- EPA – Inventory of U.S. Greenhouse Gas Emissions and Sinks: 1990–2013 – http://1.usa.gov/1HVdTsh
- Our World In Data – http://bit.ly/1HVdWnY
- IEA – Energy Poverty – http://bit.ly/1NeEvVo
- Energy Tomorrow – http://bit.ly/1HVe3A3
- EIA – http://www.eia.gov/
- T2 and Associates – Key Investments in Greenhouse Gas Mitigation Technologies from 2000 Through 2014 by Oil and Gas Firms, Other Industry and the Federal Government – http://bit.ly/1HVeiuW
- Who Owns Big Oil? – http://bit.ly/1HVekTt
- EPA – Profile of Petroleum and Natural Gas Systems – http://1.usa.gov/1HVeryw
- Methane Emissions from Natural Gas Compressor Stations in the Transmission and Storage Sector – http://bit.ly/1HVex9c
Oil and natural gas take us down the street and around the world. They warm and cool our homes and businesses. They provide the ingredients for medicines, fertilizers, fabrics, plastics and other products that make life safer, easier and better.
While we rely on them for most of our energy and will likely do so for years to come, as the Environmental Protection Agency (EPA) notes: “Scientists are certain that human activities are changing the composition of the atmosphere, and that increasing the concentration of greenhouse gases will change the planet’s climate. However, they are not sure by how much it will change, at what rate it will change, or what the exact effects will be.”
Despite these uncertainties it is clear that climate change is a serious issue that requires research for solutions and effective policies that allow us to meet our energy needs while protecting the environment. That’s why oil and gas companies are working to reduce their greenhouse gas emissions.
The oil and gas industry has also been implementing new emissions estimation and tracking tools to enable it to assess how well it is meeting the goals it has set for itself and report progress to the public.
On other fronts, companies are reducing natural gas flaring to cut emissions (while also adding to energy supplies) and storing CO2 underground, where it can be safely held for thousands of years.
This is just a small sample of industry efforts to be part of the solution in meeting this global challenge. We are already major contributors to the national effort to reduce greenhouse gas emissions, and are eager participants in developing the best science-based, transparent, and cost-effective policies to protect and expand our economic and environmental progress.
Since 2000, the oil and natural gas industry has invested $89.9 billion in emissions-reducing technologies, according to a study by T2 Associates – nearly as much as the rest of U.S.-based private industries combined and more than double the amount invested by each of the next three industry sectors: the automobile industry ($38.2 billion), the electric utility industry ($37.1 billion) and agriculture ($13.0 billion).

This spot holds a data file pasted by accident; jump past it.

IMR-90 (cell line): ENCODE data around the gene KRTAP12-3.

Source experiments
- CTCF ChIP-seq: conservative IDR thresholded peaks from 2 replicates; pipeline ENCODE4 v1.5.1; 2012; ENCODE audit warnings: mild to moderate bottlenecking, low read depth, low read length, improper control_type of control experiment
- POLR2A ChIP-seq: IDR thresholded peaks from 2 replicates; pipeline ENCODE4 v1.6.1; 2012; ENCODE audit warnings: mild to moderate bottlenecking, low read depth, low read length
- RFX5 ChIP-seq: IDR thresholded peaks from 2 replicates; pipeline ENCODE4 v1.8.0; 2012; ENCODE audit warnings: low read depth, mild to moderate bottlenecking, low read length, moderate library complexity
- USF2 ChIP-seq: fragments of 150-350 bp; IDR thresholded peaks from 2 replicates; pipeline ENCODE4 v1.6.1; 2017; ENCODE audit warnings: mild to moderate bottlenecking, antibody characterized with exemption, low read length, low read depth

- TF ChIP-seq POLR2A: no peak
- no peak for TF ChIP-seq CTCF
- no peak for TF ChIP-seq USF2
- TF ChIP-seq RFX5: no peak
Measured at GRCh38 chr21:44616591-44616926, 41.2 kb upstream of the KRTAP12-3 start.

Thanks to America’s energy revolution, the broad availability of natural gas and its increasing use in the power-generation sector also is playing a significant role, helping to reduce emissions of carbon dioxide (CO2) to near 20-year lows. More indicators that industry is leading in terms of investments in emissions reduction:
- Since 2000, industry has spent nearly $25 billion developing substitute and less carbon intensive fuels, such as liquefied natural gas, while also reducing fugitive gas emissions. Industry’s investment in fuel substitution technologies represents 51 percent of the total invested by private industries and the federal government in this technology class.
- The oil and gas industry has invested nearly $15 billion in non-hydrocarbon technologies – including, wind, solar, biofuels, geothermal and landfill digester gas – since 2000, accounting for one out of every six dollars spent on non-hydrocarbon technologies since 2000.
Energy production and consumption are a large part of climate change planning and there is a great story stemming from America’s energy revolution.
Let’s start with emissions of carbon dioxide (CO2). The U.S. Energy Information Administration tells us that 61.4 percent of electric power sector CO2 emissions reduction in years 2006 through 2014 came from fuel shifting toward natural gas:
Natural gas use and availability is a direct products of an American energy renaissance built on shale reserves and safe hydraulic fracturing and horizontal drilling.
The availability of affordable, clean-burning natural gas is directly impacting the power sector in positive ways – among them, helping to drive down CO2 emissions. The inescapable climate point here is that while there’s lots of talk about meeting climate targets, holding international conferences and summits to develop action plans – the United States already is achieving results.